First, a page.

if u ride mostly on water, why do u bother to buy a foil and spend money for the few times u ride on snow? u might have some downside but u save some cash.
if u ride mostly on snow and with a Mtb in summer, foils might be a good choice.
open cells foils can be fast and hard packed for trekking ( no need to deflate) but have less depower but can be landed or relaunched fast .... closed cell foils need to be deflated by pushing the air out ( so it s a tad slower than the open cells) but have better depower and turning speed.
if u ride 50/50, some peeps pick closed cell foils ( peter lynn/Flysurfer) so they can use and feel the same behaviour whatever the season.
LEI have a better instant depower for gusty conditions but the wind range is the end, pretty much same as their closed cell foils counterpart (i ride both from time to time.), open cell foils have less depower because they lack the rigidity of the 2 other types.
now for performance, u can do newschool moves with open cell foils ,just as much as with LEI kites so it way enough.
riding LEIs on snow isn't much a problem if u have deep snow but if the snow is packed or hard or if u ride in some backcountry region, u might encounter barbwires, trees, (stupid other things) that migh just blow the LE...
like i said, a matter of taste (and wallet), u have advantages/downside in every type of kites.
When I snowkite, my first choice is my open foil (Ranger), but only if the wind is relatively steady. It doesn't need to be super steady, but the Ranger doesn't handle the super gusty conditions we sometimes have on small inland lakes. When it's super gusty, I'll switch to an LEI. My Convert handles gusts much better than the Ranger. Since the Ranger is an older design (and the only foil I've ridden), I can't say how newer designs would handle gusts.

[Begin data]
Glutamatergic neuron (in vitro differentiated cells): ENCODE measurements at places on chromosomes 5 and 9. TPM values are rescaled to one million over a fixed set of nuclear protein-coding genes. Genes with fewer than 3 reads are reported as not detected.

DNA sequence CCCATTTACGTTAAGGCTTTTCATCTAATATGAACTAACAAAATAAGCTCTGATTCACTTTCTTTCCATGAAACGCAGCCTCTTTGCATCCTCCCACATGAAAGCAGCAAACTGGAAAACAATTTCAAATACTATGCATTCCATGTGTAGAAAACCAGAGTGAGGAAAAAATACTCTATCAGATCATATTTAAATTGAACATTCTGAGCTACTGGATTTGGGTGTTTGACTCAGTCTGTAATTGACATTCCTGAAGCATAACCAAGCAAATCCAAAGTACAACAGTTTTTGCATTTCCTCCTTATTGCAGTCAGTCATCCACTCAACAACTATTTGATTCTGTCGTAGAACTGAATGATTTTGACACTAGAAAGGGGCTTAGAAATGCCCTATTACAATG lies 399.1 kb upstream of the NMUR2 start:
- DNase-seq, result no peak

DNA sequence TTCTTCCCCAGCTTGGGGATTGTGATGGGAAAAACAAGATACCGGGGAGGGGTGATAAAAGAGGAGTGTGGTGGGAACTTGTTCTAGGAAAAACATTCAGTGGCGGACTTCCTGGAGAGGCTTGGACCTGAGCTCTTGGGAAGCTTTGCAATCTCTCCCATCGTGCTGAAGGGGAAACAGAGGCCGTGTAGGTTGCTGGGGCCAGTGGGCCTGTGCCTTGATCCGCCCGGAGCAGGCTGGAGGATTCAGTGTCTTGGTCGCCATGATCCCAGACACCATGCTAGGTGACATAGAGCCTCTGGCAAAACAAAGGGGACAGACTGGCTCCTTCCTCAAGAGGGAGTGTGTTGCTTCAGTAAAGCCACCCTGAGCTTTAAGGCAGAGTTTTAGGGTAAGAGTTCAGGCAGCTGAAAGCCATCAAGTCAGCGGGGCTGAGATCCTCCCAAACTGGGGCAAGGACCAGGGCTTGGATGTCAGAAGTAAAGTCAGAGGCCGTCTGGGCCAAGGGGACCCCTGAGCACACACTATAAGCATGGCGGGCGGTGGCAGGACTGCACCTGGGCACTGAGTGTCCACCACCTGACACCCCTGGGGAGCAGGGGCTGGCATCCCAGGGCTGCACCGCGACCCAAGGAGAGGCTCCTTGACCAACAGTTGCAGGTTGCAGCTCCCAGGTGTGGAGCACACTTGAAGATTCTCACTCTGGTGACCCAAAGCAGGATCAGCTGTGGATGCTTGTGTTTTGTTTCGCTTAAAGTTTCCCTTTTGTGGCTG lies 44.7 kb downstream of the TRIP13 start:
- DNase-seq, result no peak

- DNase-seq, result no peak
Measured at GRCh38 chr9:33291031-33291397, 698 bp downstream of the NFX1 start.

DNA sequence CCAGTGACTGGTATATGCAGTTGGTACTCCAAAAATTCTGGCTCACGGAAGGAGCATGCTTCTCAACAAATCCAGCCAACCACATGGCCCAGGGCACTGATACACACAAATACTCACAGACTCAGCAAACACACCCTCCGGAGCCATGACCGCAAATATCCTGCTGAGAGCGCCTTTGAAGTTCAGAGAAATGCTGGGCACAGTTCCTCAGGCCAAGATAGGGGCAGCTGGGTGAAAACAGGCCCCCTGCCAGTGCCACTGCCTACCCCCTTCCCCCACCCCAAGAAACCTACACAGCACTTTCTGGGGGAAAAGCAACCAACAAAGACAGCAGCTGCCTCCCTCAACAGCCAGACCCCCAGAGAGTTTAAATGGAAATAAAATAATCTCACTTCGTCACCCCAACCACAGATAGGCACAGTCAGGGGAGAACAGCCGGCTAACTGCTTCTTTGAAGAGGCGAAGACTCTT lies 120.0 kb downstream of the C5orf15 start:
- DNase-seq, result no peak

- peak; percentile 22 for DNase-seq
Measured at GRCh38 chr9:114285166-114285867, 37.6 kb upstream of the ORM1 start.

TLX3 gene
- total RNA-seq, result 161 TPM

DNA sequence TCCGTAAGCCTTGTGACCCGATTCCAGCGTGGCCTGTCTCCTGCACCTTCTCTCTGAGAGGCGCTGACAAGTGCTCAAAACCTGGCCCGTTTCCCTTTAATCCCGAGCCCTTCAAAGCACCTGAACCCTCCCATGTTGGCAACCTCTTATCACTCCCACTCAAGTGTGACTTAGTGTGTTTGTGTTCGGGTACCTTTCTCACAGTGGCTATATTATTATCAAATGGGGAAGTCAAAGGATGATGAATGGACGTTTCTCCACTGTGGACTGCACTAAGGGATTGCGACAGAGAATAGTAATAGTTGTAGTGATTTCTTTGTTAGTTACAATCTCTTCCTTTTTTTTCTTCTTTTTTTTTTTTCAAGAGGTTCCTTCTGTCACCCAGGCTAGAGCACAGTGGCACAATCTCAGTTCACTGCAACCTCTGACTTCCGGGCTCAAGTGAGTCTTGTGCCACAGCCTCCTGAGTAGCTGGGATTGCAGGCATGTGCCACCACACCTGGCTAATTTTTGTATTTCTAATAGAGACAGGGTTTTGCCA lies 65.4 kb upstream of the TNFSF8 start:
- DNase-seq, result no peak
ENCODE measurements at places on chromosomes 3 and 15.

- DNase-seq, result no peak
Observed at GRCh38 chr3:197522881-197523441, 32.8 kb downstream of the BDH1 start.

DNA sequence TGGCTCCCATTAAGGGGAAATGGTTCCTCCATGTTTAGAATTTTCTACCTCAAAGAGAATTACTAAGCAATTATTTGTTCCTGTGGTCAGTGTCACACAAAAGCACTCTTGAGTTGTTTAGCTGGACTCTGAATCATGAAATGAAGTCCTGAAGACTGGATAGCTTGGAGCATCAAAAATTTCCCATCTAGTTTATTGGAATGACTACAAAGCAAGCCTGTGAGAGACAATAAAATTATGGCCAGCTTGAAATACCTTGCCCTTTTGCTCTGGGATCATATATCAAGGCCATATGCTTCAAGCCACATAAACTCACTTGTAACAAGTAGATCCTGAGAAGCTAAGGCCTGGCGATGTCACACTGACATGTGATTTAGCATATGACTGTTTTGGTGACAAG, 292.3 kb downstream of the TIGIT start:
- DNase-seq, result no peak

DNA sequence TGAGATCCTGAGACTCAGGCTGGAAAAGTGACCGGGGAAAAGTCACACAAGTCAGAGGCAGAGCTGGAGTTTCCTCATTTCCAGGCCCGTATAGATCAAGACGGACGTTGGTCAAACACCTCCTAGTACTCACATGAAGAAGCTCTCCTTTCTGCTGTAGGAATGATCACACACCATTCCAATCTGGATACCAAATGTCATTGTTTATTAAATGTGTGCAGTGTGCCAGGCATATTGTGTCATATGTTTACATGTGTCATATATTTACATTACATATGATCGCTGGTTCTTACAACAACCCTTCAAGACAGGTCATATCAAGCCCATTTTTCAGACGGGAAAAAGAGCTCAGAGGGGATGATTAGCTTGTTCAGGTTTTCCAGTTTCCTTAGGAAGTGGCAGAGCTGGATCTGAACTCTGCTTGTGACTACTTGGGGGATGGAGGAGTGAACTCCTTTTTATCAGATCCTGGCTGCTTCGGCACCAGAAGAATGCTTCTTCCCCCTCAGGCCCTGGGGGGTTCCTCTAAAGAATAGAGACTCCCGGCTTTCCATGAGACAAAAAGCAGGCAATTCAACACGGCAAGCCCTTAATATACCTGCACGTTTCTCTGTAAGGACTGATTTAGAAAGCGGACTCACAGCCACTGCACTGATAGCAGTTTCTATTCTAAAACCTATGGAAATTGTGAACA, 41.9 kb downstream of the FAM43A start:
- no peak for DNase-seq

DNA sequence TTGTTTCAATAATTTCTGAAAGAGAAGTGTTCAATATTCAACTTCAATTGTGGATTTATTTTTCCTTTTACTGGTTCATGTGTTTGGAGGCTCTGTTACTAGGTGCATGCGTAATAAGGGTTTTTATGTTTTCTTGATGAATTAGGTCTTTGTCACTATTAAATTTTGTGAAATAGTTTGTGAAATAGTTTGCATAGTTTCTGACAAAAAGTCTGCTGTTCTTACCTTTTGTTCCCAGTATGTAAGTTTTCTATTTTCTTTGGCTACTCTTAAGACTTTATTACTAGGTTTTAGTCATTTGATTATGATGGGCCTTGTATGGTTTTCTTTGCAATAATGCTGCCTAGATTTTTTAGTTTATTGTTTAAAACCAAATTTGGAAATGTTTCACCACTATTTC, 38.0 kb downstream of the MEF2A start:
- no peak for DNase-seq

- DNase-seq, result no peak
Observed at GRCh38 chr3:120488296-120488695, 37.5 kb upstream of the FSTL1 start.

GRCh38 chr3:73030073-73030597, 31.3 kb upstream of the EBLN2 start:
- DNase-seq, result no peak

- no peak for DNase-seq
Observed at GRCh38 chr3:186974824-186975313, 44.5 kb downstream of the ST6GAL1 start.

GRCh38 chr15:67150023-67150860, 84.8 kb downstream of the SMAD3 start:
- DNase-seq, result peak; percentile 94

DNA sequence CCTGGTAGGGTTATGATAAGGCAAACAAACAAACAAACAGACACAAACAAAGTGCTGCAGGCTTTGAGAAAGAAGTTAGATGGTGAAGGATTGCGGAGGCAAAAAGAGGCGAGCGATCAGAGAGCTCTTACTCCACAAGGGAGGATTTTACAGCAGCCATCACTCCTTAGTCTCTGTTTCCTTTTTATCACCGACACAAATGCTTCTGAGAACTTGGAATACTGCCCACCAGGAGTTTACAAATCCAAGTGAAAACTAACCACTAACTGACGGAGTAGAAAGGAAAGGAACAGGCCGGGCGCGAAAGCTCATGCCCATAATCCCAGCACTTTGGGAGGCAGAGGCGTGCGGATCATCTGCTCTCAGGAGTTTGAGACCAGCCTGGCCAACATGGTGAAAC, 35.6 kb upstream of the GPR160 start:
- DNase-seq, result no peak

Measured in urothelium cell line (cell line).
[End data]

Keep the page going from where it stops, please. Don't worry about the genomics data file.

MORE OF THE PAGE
The big advantage of the foil, for me, is the ease and time of setup/launch/land/pack-up. I often have just a short amount of time to kite (after work and before dark-thirty). If I have only an hour to work with, saving 10 minutes is significant. With my foil kite, I'm riding 5 minutes after I walk out onto the ice. Even my easiest LEI takes more than 10 minutes to set up. I know that doesn't sound like much of a difference, but there's also a pack-up difference (quicker with the foil), and the combination is significant to me.
In reasonably steady wind, the performance between my foil and LEI's is similar, so that's not a determining factor.
Joined: Tue Jul 08, 2008 5:48 pm Posts: 748 Location: Sailing the Seas of Cheese
Once one pump was perfected I ditched my foil quickstyle.
I like the familiarity of the LEI from using it all summer and fall. It's nice to just have a 3 kite quiver. I don't find the setup in winter too bad with the LEI. We usually find a wind protected area to setup and then walk out to the wind.
The depower, wind range and gust handling ability of my gk's is a godsend for the crappy winter wind we get.
Joined: Sat Feb 05, 2005 3:22 am Posts: 1276 Location: PBKiteboarding.com Sales-Repair-Lessons Ozone, Aboards, Flysurfer, OR, Canada USA Worlwide
I fly LEI in summer and Foils in winter... and foils hardly show any wear. No pumping, no plastic to break, easy self launch and land and leave lines attached all winter. I find foils much easier to deal with and teach with in the winter...
Keeping an LEI in good shape for water is very important and I don't want to wear it out on the snow ice in winter. Almost like having to type of tires, summer and winter. Use what works best for the conditions.
But if you can afford both and most focus in on water LEIs work great. When you get to try both, you'll figure out your own preference too..
Here is fun day on an Ozone Frenzy 7m Foil Snowkiting Snowboard mostly flat but lots of fun.
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